Now dressed in white shirt, black pants, black tie, I'd made my way to the station and found a bus to the Shank. It was a long, empty journey over barren landscape. I couldn't really say how long it was, in honesty I drifted in and out of sleep. I found it peculiar I was the only person (besides the driver) on the bus, but I didn't question it. It was a dry, bright day. Windy. I enjoyed the ride.

I got off at The Shank, to find it literally was a field. The property in question was about a half mile up some old game trail. No wonder the State couldn't get these fuckers. My shoes got pretty damn muddy on the trail. Remarkable.

Now when I got to the house it looked pretty abandoned. Windows boarded up. But it was my job to establish this. I knocked on the door. No answer. I couldn't see anything through the planks and boards over the downstairs windows. This was a big old country house though, and interestingly there was an old pickup round the back. It was my duty then to kick in the door, which wasn't hard.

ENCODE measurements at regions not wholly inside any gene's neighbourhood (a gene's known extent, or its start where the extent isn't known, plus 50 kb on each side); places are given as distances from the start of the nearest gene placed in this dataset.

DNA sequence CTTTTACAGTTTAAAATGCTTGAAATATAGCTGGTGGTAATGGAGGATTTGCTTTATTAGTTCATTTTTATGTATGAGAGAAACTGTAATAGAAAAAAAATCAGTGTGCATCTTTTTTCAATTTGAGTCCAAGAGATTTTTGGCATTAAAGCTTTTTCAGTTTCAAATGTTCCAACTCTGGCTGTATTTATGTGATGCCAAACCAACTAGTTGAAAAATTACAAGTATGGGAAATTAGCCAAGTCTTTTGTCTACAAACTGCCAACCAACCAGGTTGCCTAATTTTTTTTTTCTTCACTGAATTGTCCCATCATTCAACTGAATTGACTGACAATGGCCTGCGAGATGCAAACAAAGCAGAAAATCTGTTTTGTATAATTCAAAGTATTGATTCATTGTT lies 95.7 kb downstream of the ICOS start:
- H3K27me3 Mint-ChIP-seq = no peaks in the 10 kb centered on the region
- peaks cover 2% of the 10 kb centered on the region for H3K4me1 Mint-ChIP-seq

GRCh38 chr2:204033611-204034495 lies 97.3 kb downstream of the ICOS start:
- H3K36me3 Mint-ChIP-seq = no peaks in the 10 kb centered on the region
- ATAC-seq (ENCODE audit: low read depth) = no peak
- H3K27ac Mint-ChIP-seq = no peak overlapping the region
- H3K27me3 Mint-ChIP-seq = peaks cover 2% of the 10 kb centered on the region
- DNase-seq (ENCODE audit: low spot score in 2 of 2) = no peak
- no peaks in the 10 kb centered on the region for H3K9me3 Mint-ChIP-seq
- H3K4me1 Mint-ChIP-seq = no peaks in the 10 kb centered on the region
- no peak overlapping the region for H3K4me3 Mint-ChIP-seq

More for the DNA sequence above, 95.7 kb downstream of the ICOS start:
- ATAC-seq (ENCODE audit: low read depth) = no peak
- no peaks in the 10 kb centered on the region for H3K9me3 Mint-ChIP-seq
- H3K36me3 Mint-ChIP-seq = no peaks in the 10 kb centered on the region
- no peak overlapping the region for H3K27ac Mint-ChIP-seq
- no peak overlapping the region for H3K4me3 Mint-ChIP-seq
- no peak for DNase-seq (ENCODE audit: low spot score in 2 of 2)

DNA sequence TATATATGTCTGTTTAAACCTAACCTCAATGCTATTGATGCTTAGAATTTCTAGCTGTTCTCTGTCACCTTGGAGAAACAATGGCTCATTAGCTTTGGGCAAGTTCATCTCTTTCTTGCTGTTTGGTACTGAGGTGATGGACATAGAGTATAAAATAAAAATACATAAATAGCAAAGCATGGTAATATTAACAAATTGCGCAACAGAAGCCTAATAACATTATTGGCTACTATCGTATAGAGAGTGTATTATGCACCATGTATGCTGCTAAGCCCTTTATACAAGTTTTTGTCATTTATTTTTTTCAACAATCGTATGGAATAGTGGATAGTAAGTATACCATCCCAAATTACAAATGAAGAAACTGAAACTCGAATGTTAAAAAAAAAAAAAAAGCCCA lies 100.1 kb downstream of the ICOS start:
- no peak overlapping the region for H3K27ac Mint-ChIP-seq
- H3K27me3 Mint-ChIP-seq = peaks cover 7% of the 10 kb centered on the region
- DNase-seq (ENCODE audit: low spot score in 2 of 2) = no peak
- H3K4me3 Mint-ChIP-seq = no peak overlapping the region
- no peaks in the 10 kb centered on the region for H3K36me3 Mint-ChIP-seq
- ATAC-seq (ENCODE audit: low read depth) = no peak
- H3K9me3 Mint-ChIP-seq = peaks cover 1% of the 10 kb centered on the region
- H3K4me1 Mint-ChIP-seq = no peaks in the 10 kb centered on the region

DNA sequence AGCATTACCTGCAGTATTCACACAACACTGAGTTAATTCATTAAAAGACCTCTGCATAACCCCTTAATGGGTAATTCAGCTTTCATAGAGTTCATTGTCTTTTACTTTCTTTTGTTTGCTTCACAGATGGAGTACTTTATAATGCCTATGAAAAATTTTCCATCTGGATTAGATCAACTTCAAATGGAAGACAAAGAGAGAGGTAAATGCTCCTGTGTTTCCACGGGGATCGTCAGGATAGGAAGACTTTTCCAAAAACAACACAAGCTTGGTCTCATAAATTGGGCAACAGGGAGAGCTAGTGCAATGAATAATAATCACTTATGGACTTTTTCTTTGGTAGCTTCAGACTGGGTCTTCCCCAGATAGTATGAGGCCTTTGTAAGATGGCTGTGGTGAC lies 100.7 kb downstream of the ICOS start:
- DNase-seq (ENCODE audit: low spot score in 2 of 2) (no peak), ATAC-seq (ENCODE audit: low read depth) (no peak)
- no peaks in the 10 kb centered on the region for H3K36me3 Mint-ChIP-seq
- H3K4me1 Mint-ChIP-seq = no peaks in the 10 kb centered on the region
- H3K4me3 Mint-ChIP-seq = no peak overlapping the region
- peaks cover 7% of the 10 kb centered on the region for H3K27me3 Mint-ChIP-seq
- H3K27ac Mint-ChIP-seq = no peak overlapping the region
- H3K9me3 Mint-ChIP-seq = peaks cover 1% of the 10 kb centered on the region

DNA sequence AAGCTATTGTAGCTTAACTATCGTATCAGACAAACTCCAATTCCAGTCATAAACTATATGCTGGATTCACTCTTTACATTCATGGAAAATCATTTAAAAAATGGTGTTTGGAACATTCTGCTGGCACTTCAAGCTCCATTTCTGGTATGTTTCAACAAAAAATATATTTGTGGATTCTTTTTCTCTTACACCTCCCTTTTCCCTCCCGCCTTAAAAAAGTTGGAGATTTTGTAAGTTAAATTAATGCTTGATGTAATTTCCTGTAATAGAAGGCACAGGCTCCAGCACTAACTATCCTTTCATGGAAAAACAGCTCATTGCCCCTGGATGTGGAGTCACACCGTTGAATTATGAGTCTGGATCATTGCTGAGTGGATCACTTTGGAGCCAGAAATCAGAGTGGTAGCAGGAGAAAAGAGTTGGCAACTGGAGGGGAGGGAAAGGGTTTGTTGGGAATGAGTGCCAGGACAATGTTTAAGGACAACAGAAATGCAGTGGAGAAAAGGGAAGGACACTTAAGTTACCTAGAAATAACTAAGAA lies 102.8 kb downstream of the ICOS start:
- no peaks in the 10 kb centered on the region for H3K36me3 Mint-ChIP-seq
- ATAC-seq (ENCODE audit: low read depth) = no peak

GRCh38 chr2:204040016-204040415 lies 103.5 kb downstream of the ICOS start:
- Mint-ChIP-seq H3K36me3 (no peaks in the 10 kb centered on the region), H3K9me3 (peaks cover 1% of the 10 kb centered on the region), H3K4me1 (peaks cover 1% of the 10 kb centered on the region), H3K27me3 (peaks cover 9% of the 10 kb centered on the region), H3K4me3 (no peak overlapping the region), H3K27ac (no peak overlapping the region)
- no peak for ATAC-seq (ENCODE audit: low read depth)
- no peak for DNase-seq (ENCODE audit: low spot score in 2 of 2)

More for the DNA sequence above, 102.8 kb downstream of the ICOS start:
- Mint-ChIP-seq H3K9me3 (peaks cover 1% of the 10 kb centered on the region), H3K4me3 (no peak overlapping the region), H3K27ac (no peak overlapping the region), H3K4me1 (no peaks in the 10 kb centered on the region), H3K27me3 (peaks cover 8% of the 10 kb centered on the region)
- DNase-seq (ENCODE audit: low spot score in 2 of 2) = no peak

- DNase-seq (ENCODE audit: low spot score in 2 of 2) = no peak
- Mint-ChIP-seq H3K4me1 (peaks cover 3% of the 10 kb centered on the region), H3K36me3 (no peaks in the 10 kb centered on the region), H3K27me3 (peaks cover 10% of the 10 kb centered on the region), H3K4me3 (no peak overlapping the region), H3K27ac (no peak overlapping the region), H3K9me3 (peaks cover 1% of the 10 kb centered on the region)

The place stank like, Jesus I'm not sure. There was a hell of a lot of insect activity. It was overwhelming, death and rotten flesh ruled the air. The place was so damn dark I couldn't see anything. I tried for a lightswitch, but there was no electricity. I took a board down from a window in the hall so I could see a little bit. Man the place was a mess, furniture upheaved, broken ornaments across the floor. I heard some scuffling upstairs, someone was up there. They were coming down. I was seriously taken aback.